Try and buy perfect, Paul. Perfect.
Quality, quality, quality.
..his nemesis plunges straight in
with the confidence of the experienced veteran.
The name you think of with anything like this is Lalique
but this is not a Lalique design, just a nice piece of art glass
at an affordable price.
Our ceramics king bags the Lalique-style glass dish
for just under £23.
I think I'm in with a profit on this.
With his first purchase under his belt,
Eric sweeps straight down onto number two.
It's a quality clock set
insofar as this is actually faced in onyx.
You've got a sort of pale caramel colour
and then you've got this sort of, sort of brown onyx as well.
On top of that, you've got a good stylised Art Deco floral design.
So all in all, it's a good-looking clock set.
Eric moves in to negotiate.
At 150, which is about £135,
I can tell you now, I'm not going to argue,
I'm simply going to buy it and whisk it away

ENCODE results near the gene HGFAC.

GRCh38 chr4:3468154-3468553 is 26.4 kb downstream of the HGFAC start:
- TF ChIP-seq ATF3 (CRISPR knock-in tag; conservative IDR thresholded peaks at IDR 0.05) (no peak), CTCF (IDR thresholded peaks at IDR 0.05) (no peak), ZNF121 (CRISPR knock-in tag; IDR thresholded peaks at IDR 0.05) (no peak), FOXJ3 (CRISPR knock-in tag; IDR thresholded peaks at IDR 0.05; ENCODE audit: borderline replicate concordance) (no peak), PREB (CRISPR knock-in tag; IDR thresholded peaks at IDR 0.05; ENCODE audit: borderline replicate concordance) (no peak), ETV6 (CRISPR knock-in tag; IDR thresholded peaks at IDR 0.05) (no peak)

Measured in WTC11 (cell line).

and hopefully make a profit.
Two-nil to Knocker.
He set out on a quest for Art Deco
and the clock fits the bill perfectly.
But Eric's not the only one who can spot quality at 50 paces.
This is the sort of thing I'm looking for. Look at that perfume bottle. Does it get any better?
Very, very old. 19th century.
Look at the wonderful painting on the front, can you see?
It's obviously a French factory.
It's got A on the bottom, which I think is for Marie Antoinette.
That really is lovely. Look at that.
Gilded cartouches with honey gilding,
where they used to put honey into the gild
to give it a lovely soft finish.
Impressed, Paul wants to haggle down the 50-euro asking price.
-No, no, no.
-Il faut manger, ah?
I think, I'll translate. "He has to eat."
The dealer's playing hardball, and our Morecambe gent decides to take the deal.
-Je peux acheter pour cinqante.
At just over £45, that's Paul's first buy in the bag
and it seems Mr Morecambe's regal air has not gone unnoticed.
Ah, La Famille Royale? I'm a member of the Royal Family, yeah.
William. William, my name, yes.